Why a university finally stood up to misogyny

Last week the men’s rugby club at LSE was closed down for a year after producing a sexist and homophobic leaflet. Lois JC considers why the university finally took action, after years doing nothing to oppose the club’s racism and bigotry.

LSE building

Photo: J^^J, flickr

As a former student of the London School of Economics (LSE) I was, unfortunately, not surprised to hear that members of the men’s rugby club had embroiled the school in scandal once again. At a recent Freshers’ Fair, some of the players handed out misogynistic and homophobic leaflets referring to “slags”, “trollops”, “sloppy birds” and “homosexual debauchery”.

However I certainly was surprised to see the immediate action taken by LSE Students’ Union (SU) to disband the rugby club. I was surprised because, as the SU outlined in their statement, this was not the first offensive event male members of sports clubs have been involved in. But this is the first time action like this has been taken.

In 2009, my first year, the LSE Women’s Officer and the head of the Feminist Society proposed a motion to the Union General Meeting (UGM) to remove the Sun newspaper and FHM magazine from student shops due to their sexist content. They were subject to homophobic and sexist taunts by Athletics Union (AU) members who had mobilised for the UGM, and the meeting was not stopped even after around 20 men started throwing rolled up copies of the Sun at the women who were stood on stage. No further action was taken.

In the same year, members of the same rugby club blacked up and dressed as Guantanamo Bay detainees on a day of drinking at the student union bar.  They proceeded to gather in a circle outside the pub, on the main street of the university, whilst Muslim students were leaving Friday prayers, and to imitate Muslim prayer whilst someone kicked them. No further action was taken.

In my final year the rugby team were involved in a Nazi-themed drinking game whilst on a skiing trip to Val d’Isère. The cards were arranged in a swastika and players were required to “salute the Führer”. When a Jewish student raised their objections, one of the players started a fight and broke the student’s nose. After the event, a friend of mine drew a star on the blackboard in the SU bar and one of the students involved in the drinking games squared up to her and ordered her “not to draw Jew stars around him.”  These actions had reverberations, whether that was for women, LGBT people, Muslim or Jewish students. Whether action was taken mattered for the confidence of those who thought they could get away with it.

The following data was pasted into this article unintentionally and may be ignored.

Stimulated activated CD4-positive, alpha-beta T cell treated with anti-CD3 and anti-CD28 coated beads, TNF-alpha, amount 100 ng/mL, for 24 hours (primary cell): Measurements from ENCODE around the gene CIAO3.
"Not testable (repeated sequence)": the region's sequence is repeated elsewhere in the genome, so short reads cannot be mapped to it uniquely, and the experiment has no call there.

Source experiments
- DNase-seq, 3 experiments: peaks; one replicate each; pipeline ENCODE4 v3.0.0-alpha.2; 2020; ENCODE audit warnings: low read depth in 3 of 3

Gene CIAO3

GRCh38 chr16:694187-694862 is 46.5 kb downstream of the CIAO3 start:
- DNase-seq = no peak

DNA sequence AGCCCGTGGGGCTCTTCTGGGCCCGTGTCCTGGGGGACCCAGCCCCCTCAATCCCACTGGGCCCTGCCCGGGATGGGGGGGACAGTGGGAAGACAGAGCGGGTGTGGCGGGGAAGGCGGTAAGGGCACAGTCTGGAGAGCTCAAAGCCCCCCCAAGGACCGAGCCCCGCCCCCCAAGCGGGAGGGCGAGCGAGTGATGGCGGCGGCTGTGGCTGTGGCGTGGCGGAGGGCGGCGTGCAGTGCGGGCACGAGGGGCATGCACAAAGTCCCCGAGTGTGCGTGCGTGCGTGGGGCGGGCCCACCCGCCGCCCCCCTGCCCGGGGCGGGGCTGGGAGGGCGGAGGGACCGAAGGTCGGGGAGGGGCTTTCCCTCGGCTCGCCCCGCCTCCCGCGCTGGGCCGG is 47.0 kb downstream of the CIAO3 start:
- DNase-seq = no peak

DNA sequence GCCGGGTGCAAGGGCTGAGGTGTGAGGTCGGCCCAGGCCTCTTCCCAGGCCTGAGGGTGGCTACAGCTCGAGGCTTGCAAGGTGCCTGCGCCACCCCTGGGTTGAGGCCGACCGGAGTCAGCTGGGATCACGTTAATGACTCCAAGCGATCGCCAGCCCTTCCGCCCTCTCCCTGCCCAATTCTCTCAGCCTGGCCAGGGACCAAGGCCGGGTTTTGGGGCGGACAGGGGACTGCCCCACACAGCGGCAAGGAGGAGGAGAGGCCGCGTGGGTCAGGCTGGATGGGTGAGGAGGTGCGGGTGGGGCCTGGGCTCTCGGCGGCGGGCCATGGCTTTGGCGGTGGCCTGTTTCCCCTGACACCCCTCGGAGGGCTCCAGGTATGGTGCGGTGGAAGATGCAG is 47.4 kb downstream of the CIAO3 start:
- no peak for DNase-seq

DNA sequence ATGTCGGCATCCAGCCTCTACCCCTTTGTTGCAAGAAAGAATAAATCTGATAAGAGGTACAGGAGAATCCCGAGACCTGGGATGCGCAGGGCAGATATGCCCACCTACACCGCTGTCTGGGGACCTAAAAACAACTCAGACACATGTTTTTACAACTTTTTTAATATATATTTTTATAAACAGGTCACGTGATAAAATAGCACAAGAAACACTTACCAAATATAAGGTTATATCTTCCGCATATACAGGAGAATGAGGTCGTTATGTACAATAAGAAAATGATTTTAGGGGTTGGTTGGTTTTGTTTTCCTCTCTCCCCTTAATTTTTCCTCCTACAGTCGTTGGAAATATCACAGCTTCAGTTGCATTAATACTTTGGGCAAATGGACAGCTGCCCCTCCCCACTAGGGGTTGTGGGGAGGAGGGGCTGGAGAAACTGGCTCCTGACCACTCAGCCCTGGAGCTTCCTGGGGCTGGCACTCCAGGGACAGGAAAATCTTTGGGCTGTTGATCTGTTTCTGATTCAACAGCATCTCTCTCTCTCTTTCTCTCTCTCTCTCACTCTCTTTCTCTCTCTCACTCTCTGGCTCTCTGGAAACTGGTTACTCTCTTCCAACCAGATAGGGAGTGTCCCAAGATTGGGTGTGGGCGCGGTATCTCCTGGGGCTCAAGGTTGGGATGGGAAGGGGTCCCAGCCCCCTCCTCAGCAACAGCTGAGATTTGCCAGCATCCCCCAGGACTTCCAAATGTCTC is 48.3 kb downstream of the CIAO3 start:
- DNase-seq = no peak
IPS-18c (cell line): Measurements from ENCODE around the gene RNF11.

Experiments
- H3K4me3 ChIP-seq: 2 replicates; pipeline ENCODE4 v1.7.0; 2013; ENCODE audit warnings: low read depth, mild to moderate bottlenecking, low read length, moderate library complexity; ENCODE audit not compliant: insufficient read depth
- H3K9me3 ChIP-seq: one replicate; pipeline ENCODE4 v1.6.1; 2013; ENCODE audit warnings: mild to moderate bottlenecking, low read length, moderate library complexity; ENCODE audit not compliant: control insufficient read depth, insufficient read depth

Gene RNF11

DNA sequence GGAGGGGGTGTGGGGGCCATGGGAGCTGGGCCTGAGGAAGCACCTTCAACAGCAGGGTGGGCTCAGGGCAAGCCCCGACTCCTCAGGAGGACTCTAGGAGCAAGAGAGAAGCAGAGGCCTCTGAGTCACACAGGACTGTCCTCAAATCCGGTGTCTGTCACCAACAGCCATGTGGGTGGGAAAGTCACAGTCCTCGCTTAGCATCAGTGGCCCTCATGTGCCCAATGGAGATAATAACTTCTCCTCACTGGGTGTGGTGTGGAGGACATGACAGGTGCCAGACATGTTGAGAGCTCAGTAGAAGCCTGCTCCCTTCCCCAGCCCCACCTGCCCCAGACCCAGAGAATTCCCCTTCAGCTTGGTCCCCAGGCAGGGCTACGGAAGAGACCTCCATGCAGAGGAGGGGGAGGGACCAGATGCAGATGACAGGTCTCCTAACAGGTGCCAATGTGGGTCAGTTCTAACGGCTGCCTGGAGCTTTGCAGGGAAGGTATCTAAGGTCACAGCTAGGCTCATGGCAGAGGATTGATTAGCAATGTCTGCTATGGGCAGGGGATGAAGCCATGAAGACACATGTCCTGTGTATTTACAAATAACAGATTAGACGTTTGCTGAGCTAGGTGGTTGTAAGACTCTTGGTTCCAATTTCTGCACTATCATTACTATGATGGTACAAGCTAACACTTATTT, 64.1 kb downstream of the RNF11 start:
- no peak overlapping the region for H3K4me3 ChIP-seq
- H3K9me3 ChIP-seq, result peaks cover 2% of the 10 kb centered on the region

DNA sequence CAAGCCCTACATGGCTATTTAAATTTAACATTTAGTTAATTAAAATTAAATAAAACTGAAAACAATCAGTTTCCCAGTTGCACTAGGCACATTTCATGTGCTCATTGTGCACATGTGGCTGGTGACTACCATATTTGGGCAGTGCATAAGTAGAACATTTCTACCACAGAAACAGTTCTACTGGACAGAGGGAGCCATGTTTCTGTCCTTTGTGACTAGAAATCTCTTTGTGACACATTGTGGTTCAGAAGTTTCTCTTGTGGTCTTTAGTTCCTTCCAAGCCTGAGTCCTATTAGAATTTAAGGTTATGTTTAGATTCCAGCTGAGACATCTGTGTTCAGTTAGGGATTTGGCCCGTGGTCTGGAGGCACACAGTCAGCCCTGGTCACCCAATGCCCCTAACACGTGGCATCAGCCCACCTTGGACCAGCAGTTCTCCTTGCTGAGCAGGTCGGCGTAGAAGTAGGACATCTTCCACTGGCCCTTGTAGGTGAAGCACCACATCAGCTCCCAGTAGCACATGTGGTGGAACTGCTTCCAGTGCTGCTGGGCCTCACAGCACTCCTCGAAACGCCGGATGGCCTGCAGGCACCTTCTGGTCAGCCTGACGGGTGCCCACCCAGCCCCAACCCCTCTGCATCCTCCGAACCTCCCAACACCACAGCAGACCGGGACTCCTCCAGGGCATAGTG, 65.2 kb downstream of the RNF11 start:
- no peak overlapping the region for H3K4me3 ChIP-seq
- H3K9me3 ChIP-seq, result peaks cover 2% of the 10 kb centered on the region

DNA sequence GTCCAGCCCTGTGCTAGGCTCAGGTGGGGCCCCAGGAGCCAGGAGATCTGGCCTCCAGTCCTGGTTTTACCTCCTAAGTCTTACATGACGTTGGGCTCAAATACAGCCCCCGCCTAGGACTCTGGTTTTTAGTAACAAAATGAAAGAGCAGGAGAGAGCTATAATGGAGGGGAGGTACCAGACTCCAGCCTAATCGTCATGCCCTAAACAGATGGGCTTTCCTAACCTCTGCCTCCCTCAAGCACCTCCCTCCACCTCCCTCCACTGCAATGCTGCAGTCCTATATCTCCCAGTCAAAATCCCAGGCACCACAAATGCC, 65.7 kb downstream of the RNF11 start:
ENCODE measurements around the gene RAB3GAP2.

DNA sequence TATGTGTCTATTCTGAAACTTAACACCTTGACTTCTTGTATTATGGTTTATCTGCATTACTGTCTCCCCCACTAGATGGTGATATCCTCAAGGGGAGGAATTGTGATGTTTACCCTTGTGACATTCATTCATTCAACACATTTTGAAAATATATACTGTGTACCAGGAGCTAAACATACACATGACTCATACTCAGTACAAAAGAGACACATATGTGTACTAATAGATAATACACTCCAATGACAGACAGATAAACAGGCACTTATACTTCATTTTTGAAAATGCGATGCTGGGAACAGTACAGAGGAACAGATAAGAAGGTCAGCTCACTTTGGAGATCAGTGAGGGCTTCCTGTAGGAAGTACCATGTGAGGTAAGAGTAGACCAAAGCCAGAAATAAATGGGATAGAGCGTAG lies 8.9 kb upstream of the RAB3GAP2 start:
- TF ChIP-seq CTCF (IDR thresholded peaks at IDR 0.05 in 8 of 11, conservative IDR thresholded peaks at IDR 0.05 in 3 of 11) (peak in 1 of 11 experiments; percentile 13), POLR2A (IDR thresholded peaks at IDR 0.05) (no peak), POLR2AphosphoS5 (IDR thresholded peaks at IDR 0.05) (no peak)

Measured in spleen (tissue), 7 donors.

So why was this action taken this time? Why, after several offensive events that were tolerated by the bodies of the university, has this been treated so seriously? No doubt part of the reason is that this was simply one too many times. It was another example of members of sports teams embarrassing the school, attracting high profile media attention and no doubt frightening new students who expect to feel safe at their university. But I think there is more than that.

These are examples of the misogynistic “lad” culture that has been on the rise in university for years. It goes hand in hand with a more general global trend of an increase in violence against women and high profile cases of injustice around rape and transphobic attacks. Alongside this is the current growth of resistance and fighting back. If we look at  London student groups, the Kings College Intersectional  Feminist Society had 200 people attend their first event discussing the theory and practice of intersectional feminism. The SOAS Feminist Society had 350 people join them at Freshers’ Fair and their first social event had around 70 people attend. A member of LSE Students’ Union told me that the LSE Feminist Society has enjoyed a surge in support and that political discussion recently has been reignited.

There are also two large conferences coming up in the next few months – the “Feminism in London” conference organised by groups around the London Feminist Network, and an abortion rights student conference. Wherever there have been attacks on self-defining women there has been resistance, and I think these signs of a resurgence in interest in feminist ideas are partly responsible for the actions of the LSE Students’ Union.

LSESU are not alone in taking a strong stance against sexism. This year, new students attending Cambridge University will have compulsory lessons on sexual consent, no doubt a reaction to feminists raising the slogan “Yes means Yes and No means No.”

Organising against oppression is integral to the stopping the rise of “lad” culture in universities and combating violence against women, racism and homophobia in society. Get involved with a local organisation today.

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